Europe’s fintech boom is rapidly exhausting

Is Europe’s fintech boom on the brink of extinction? New data from investment manager Finch Capital suggests it may well be. A period of record fundraising seems to have come to an end, the data shows that the number of exits is decreasing and the influx into the sector has also decreased.

Finch Capital’s research predicts that European fintechs are now entering a period of cooling and consolidation, with the economic headwinds facing the continent starting to take their toll. As fintechs continue to raise money, complete exits and hire staff, they now appear to be returning to a more modest rate of growth.

The slowdown follows a remarkable period for the sector. In 2020, European fintechs raised $6 billion in funding; last year, that figure rose to $19 billion. FinTech exits also peaked in 2021.

This year, on the other hand, has fallen 25% so far in funds raised by European fintechs, data from Finch Capital shows. In the meantime, hirings have fallen by 50% compared to 2021. The number of exits in some parts of the market has fallen by as much as 70%.

The slowdown coincides with a sharp correction for tech companies in the public markets, where a global sell-off this year has pushed valuations back to levels last seen in 2019. Much of the 200-300% growth achieved in 2020 and 2021 had been abandoned.

The private sector now seems to be following suit – and Finch Capital’s research also reveals a notable slowdown in the number of new fintech launches. In fact, new company formations peaked in 2018, but the number of startups has fallen by 80% in the past year.

“We were surprised by the slowdown in startup numbers, which occurred despite a remarkable amount of stimulus from governments across Europe,” said Radboud Vlaar, managing partner at Finch Capital. “It’s also clear that many fintechs are not growing at the pace they once promised.”

One factor in the industry’s slowdown may well be the hugely attractive employment prospects the industry has offered over the past two years. With so many fintechs competing for the best talent in a market where skills shortages are rife, people who might otherwise have started their own ventures may have chosen to take on high-paying positions instead.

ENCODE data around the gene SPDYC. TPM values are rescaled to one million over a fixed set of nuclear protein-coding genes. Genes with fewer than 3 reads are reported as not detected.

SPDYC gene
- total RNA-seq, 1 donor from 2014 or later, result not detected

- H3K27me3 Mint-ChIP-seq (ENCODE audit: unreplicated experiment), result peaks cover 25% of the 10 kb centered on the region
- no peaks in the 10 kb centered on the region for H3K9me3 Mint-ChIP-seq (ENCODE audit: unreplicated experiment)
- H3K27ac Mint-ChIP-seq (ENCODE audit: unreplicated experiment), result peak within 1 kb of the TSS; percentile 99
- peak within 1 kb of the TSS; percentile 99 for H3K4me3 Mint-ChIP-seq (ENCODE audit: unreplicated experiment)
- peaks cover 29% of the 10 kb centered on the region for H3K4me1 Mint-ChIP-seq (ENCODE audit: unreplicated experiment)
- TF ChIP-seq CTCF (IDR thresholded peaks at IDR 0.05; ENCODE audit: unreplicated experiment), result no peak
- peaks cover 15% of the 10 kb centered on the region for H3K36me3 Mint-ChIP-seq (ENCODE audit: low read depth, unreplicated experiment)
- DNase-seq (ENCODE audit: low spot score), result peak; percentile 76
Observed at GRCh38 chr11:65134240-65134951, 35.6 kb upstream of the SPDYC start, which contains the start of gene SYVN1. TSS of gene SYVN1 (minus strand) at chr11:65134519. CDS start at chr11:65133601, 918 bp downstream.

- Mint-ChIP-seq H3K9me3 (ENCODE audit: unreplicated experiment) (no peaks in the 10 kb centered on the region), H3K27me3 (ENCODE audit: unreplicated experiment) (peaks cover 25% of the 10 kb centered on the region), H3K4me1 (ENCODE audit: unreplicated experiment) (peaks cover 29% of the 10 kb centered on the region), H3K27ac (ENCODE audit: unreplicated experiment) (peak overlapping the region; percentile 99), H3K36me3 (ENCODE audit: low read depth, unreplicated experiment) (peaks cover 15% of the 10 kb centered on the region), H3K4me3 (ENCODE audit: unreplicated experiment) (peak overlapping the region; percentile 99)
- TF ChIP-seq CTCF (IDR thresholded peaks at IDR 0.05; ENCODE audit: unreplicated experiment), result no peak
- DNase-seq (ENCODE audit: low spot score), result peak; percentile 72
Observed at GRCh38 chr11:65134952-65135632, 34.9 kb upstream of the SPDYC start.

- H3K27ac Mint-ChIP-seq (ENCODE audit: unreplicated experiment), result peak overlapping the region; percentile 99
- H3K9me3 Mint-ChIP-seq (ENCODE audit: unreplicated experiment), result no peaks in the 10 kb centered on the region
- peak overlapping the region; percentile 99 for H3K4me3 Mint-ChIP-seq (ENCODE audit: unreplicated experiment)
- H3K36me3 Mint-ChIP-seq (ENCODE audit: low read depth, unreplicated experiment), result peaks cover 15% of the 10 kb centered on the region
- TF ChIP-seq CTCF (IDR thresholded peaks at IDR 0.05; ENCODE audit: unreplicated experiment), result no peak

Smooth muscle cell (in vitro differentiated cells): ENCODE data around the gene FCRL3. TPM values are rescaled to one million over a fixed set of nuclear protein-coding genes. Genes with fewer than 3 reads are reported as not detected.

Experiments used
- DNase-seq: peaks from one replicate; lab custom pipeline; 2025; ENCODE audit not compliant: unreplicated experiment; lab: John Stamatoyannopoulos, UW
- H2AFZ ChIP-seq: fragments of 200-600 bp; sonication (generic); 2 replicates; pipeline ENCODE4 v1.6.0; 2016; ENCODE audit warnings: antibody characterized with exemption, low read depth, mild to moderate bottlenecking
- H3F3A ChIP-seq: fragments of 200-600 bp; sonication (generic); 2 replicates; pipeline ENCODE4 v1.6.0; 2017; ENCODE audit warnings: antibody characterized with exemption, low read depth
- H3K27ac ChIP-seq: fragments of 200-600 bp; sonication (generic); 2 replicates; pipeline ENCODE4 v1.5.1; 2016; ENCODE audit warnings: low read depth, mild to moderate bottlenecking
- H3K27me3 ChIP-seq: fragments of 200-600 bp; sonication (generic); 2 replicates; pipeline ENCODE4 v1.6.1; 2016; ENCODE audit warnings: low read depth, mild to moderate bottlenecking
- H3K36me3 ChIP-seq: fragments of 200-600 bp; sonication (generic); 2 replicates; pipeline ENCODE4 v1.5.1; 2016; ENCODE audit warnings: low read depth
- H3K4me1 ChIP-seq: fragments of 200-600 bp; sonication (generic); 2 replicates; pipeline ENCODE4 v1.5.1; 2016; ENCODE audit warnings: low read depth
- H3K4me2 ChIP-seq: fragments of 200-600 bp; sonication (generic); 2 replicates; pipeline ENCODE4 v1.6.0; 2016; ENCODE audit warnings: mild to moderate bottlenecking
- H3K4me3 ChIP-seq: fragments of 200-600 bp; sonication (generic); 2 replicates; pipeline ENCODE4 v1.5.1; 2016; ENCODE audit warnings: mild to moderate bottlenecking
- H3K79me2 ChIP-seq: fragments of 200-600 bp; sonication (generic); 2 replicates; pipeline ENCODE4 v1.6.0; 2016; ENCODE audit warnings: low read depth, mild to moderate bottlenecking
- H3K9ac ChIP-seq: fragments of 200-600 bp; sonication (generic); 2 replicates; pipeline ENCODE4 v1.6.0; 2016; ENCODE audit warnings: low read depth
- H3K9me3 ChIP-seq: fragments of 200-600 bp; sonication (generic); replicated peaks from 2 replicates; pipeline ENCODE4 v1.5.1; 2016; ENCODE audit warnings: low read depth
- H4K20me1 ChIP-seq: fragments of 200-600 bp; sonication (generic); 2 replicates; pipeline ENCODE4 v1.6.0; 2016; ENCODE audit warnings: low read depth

More generally, Vlaar also warns that a sense of risk aversion is now slowing the growth of fintechs. “There is no doubt that a deteriorating macroeconomic situation and a tightening money supply are weighing on the fintech sector,” he said. “This does not mean that funding has dried up, just that investors are becoming more critical and price sensitive.”

Finch Capital’s research suggests that some fintech subsectors are doing better than others. Vlaar points to regtech as a part of the market where business is holding up well; brokerage, insurtech and even crypto are slowing down significantly, he suggests.

Despite the slowdown, however, Finch Capital believes the sector is heading for a soft landing. This is not least because investors are still sitting on record amounts of dry powder destined for investments in fintechs. The capital yet to be deployed is a whopping $28 billion, according to the research.

As a result, the best fintechs will likely have little trouble raising money – and the most successful incumbents will still be able to pursue exits at attractive valuations.

Nevertheless, Vlaar thinks that the party for the fintech sector as a whole is now coming to an end. However, in the long run, this could work out well, as small fintechs in fragmented industries are forced to investigate mergers and acquisitions and other combinations.

“As investors become more cautious about where they put their money, and potentially over-invested start-ups struggling to exit, we’re likely to see a period of consolidation as many verticals are highly fragmented, creating a smaller but more sustainable ecosystem. arises,” Vlaar argues. “This shaking, while painful, is also necessary. Consolidation and more competitive investment flows, combined with still significant levels of unspent capital, will bring maturity to the sector.”

Nevertheless, the slowdown may come as a disappointment to policymakers across Europe, who have welcomed the emergence of a thriving fintech sector on the global stage. Activity in Europe has rivaled the US for the past two years, but now it looks like it will be difficult to keep up.